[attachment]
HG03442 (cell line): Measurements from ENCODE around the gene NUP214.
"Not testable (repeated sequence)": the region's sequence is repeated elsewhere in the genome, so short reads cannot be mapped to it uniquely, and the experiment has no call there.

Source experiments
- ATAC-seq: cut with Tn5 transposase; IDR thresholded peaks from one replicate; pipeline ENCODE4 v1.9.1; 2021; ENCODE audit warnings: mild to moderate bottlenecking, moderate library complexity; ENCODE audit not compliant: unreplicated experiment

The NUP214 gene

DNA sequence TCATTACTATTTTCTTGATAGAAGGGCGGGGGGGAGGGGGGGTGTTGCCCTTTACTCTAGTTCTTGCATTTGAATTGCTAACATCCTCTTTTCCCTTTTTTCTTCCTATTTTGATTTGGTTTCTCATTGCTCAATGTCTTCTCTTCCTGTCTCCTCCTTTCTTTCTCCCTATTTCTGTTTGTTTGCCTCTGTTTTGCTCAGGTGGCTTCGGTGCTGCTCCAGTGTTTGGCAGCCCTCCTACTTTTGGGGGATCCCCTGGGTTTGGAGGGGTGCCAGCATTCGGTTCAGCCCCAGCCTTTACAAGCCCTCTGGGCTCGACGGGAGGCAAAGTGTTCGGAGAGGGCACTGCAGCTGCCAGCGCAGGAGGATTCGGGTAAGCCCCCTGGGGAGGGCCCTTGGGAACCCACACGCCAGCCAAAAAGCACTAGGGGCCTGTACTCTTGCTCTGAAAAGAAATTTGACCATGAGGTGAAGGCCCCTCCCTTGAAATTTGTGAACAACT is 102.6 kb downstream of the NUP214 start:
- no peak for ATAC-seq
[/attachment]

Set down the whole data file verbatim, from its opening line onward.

HG03442 (cell line): Measurements from ENCODE around the gene NUP214.
"Not testable (repeated sequence)": the region's sequence is repeated elsewhere in the genome, so short reads cannot be mapped to it uniquely, and the experiment has no call there.

Source experiments
- ATAC-seq: cut with Tn5 transposase; IDR thresholded peaks from one replicate; pipeline ENCODE4 v1.9.1; 2021; ENCODE audit warnings: mild to moderate bottlenecking, moderate library complexity; ENCODE audit not compliant: unreplicated experiment

The NUP214 gene

DNA sequence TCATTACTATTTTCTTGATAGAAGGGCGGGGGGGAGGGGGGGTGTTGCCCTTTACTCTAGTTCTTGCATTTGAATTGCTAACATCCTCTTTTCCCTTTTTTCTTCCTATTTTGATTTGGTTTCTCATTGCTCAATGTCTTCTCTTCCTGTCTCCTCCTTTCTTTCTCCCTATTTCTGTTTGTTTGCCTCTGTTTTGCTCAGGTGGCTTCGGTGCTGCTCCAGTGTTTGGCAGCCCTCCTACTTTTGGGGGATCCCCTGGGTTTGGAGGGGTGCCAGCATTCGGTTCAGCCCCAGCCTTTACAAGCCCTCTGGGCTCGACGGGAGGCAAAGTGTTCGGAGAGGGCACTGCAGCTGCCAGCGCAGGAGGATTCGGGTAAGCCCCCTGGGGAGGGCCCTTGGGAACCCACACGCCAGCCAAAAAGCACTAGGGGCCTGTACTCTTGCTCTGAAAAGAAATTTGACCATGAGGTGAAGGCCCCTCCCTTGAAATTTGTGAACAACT is 102.6 kb downstream of the NUP214 start:
- no peak for ATAC-seq